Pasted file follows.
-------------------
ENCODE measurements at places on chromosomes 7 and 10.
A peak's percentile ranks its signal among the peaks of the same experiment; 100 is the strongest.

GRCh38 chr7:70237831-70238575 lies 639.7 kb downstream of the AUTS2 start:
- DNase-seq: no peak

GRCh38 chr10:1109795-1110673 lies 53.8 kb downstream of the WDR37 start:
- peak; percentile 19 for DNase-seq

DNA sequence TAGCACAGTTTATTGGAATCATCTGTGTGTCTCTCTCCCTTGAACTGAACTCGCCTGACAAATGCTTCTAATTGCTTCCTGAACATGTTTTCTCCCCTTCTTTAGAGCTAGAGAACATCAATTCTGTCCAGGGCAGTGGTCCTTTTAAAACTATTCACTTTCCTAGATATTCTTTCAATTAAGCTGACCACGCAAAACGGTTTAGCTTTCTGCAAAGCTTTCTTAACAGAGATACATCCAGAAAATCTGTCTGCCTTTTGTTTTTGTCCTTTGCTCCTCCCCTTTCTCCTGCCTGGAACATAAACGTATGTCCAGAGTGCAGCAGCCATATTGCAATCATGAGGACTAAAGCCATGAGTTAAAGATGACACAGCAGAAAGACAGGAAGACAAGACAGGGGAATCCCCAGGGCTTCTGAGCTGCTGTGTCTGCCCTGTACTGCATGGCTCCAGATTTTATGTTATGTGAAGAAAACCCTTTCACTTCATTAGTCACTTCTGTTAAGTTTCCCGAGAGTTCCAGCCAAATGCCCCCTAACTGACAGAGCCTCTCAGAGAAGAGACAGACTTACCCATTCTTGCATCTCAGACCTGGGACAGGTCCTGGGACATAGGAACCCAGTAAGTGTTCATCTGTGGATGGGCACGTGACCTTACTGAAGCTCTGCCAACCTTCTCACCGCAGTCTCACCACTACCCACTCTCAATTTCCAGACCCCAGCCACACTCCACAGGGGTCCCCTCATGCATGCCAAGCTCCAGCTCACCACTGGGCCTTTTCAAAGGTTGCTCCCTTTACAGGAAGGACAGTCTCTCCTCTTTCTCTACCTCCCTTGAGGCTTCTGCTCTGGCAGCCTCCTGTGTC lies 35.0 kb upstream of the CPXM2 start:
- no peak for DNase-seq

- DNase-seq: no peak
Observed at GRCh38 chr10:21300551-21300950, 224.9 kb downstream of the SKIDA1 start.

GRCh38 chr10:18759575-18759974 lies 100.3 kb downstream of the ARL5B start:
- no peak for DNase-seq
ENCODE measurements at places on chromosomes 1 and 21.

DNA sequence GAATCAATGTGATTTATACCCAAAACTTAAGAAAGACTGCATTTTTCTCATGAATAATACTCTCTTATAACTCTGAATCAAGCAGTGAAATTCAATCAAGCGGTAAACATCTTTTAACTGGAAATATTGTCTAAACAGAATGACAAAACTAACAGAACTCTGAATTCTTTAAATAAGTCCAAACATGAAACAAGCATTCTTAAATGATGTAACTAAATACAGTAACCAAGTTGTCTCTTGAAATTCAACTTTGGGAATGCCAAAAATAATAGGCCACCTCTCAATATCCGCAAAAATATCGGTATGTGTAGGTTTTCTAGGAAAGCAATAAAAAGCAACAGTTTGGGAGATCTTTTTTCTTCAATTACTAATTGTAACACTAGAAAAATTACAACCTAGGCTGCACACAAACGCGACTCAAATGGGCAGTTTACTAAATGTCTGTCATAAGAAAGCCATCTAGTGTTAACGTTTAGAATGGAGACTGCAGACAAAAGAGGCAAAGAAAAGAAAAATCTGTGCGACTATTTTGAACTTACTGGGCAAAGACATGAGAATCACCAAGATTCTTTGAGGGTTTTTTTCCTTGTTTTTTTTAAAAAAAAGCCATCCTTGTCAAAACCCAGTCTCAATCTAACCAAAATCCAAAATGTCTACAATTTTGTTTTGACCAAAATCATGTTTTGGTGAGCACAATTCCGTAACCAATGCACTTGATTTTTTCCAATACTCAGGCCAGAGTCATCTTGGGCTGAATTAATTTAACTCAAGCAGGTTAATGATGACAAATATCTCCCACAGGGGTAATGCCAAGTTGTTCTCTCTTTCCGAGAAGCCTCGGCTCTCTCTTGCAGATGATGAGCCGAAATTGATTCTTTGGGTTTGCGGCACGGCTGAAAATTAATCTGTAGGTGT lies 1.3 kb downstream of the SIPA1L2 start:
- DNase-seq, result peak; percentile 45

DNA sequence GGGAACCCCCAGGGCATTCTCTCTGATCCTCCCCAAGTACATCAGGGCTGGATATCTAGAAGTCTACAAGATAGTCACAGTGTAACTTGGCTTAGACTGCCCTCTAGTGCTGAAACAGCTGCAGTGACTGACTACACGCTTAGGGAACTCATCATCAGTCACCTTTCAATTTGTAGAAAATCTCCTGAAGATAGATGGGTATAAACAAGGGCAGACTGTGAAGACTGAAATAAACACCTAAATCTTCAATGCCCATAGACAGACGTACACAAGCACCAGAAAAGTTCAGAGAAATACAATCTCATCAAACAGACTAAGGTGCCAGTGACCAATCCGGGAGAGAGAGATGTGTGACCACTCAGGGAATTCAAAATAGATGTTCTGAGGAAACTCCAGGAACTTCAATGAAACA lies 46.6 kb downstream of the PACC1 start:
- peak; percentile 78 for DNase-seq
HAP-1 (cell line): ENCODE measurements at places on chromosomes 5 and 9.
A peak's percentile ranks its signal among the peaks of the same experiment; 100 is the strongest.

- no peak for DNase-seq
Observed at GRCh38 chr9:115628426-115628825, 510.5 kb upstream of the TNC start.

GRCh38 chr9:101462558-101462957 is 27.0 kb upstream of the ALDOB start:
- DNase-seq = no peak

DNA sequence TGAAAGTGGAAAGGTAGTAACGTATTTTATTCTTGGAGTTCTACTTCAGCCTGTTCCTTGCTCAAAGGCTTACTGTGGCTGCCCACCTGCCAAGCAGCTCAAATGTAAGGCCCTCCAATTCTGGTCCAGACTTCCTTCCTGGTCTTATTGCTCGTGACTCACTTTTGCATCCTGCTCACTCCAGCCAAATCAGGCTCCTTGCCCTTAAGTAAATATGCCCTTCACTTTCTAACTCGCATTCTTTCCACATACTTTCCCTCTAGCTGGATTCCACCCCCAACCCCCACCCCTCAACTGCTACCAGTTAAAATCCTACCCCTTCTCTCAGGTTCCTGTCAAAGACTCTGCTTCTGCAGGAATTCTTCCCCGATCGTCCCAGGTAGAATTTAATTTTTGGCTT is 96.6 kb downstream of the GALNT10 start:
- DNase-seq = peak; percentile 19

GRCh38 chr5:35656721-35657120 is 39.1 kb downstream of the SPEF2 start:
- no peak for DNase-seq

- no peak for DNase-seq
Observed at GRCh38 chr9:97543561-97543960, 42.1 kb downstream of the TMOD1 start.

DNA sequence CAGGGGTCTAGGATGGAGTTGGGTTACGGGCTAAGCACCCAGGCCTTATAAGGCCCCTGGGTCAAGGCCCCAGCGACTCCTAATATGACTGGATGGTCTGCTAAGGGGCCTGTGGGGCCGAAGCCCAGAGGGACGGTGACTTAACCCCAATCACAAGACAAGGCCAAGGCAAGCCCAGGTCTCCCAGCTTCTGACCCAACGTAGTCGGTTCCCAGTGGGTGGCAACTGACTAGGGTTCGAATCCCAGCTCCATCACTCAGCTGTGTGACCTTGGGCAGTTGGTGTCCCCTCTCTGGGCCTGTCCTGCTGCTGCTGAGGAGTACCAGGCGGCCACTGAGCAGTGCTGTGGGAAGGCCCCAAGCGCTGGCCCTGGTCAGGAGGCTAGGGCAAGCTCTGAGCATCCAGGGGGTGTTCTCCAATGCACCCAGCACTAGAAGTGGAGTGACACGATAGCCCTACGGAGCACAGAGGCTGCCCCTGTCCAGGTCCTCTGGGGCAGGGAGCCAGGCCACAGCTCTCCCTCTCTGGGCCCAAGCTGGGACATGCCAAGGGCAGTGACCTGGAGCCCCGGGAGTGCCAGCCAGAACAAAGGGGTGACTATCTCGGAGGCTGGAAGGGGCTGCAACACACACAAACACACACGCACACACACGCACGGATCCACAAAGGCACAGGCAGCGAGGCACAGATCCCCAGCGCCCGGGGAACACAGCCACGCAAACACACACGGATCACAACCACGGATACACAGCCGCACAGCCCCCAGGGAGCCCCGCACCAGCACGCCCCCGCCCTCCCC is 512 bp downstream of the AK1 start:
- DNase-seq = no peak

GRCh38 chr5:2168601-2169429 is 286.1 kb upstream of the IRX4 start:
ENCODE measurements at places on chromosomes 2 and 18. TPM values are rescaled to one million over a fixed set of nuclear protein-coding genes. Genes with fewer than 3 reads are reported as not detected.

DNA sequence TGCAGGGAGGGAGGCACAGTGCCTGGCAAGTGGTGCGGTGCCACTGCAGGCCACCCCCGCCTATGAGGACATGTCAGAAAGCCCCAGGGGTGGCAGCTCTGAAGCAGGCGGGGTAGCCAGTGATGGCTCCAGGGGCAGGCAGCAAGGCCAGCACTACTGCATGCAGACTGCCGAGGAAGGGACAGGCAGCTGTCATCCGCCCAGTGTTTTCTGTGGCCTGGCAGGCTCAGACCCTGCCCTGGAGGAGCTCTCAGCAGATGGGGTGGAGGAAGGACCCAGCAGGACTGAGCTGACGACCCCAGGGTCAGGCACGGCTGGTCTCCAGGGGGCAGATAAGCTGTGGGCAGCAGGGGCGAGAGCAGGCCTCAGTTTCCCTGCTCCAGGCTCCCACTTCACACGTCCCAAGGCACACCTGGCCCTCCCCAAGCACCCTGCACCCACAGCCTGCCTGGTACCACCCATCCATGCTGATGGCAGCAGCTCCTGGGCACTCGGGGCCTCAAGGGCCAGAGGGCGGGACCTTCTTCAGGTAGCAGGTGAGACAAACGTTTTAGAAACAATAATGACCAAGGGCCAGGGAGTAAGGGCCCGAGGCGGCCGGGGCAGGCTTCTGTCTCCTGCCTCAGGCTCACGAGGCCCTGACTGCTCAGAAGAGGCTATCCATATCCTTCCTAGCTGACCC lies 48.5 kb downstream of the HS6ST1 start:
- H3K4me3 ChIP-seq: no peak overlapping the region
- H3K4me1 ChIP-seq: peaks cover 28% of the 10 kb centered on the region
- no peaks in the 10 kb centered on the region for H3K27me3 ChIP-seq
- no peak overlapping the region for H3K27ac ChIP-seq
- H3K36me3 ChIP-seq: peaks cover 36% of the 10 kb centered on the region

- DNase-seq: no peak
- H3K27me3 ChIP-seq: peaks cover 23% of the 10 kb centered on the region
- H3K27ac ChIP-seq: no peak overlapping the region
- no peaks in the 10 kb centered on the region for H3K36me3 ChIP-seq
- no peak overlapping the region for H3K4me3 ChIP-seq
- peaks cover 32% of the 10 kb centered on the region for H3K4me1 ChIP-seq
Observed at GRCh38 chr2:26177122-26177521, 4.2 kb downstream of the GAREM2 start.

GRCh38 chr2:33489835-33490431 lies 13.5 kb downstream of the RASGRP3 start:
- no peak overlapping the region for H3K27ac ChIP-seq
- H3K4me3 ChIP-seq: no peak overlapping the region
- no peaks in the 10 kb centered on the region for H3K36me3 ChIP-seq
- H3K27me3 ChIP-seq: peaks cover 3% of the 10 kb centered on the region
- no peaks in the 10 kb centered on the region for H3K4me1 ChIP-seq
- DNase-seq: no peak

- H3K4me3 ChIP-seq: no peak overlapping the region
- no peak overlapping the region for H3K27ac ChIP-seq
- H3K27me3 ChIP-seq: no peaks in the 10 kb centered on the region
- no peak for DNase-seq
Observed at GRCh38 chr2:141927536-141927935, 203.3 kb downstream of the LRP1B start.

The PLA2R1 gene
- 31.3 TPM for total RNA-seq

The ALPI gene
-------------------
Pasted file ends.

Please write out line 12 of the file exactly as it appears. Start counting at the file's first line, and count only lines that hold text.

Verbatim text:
- no peak for DNase-seq